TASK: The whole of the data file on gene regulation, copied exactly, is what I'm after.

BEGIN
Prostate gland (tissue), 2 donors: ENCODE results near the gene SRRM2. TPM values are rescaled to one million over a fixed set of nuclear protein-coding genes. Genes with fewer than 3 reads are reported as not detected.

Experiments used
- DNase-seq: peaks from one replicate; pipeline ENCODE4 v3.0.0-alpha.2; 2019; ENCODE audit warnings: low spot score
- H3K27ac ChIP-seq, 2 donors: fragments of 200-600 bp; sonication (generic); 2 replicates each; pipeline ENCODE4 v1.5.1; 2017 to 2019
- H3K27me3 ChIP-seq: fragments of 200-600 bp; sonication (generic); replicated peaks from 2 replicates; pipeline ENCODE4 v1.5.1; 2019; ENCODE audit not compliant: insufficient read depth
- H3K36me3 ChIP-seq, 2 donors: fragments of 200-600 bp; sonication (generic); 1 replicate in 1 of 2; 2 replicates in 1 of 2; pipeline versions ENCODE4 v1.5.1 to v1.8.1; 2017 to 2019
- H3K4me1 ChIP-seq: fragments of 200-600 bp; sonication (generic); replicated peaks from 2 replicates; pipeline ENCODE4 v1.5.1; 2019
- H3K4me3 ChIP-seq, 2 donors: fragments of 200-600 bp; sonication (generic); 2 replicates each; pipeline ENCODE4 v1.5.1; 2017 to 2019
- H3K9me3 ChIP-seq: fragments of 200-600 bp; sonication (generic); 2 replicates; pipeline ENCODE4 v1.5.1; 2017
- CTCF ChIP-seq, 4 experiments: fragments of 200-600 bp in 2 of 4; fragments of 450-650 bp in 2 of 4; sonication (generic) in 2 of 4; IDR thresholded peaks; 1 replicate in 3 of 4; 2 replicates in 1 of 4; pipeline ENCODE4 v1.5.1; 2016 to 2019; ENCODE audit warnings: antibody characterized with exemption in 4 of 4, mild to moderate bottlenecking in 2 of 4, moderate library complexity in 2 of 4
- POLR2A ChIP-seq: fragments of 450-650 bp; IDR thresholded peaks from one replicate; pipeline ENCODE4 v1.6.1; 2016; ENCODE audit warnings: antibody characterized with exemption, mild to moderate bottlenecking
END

Prostate gland (tissue), 2 donors: ENCODE results near the gene SRRM2. TPM values are rescaled to one million over a fixed set of nuclear protein-coding genes. Genes with fewer than 3 reads are reported as not detected.

Experiments used
- DNase-seq: peaks from one replicate; pipeline ENCODE4 v3.0.0-alpha.2; 2019; ENCODE audit warnings: low spot score
- H3K27ac ChIP-seq, 2 donors: fragments of 200-600 bp; sonication (generic); 2 replicates each; pipeline ENCODE4 v1.5.1; 2017 to 2019
- H3K27me3 ChIP-seq: fragments of 200-600 bp; sonication (generic); replicated peaks from 2 replicates; pipeline ENCODE4 v1.5.1; 2019; ENCODE audit not compliant: insufficient read depth
- H3K36me3 ChIP-seq, 2 donors: fragments of 200-600 bp; sonication (generic); 1 replicate in 1 of 2; 2 replicates in 1 of 2; pipeline versions ENCODE4 v1.5.1 to v1.8.1; 2017 to 2019
- H3K4me1 ChIP-seq: fragments of 200-600 bp; sonication (generic); replicated peaks from 2 replicates; pipeline ENCODE4 v1.5.1; 2019
- H3K4me3 ChIP-seq, 2 donors: fragments of 200-600 bp; sonication (generic); 2 replicates each; pipeline ENCODE4 v1.5.1; 2017 to 2019
- H3K9me3 ChIP-seq: fragments of 200-600 bp; sonication (generic); 2 replicates; pipeline ENCODE4 v1.5.1; 2017
- CTCF ChIP-seq, 4 experiments: fragments of 200-600 bp in 2 of 4; fragments of 450-650 bp in 2 of 4; sonication (generic) in 2 of 4; IDR thresholded peaks; 1 replicate in 3 of 4; 2 replicates in 1 of 4; pipeline ENCODE4 v1.5.1; 2016 to 2019; ENCODE audit warnings: antibody characterized with exemption in 4 of 4, mild to moderate bottlenecking in 2 of 4, moderate library complexity in 2 of 4
- POLR2A ChIP-seq: fragments of 450-650 bp; IDR thresholded peaks from one replicate; pipeline ENCODE4 v1.6.1; 2016; ENCODE audit warnings: antibody characterized with exemption, mild to moderate bottlenecking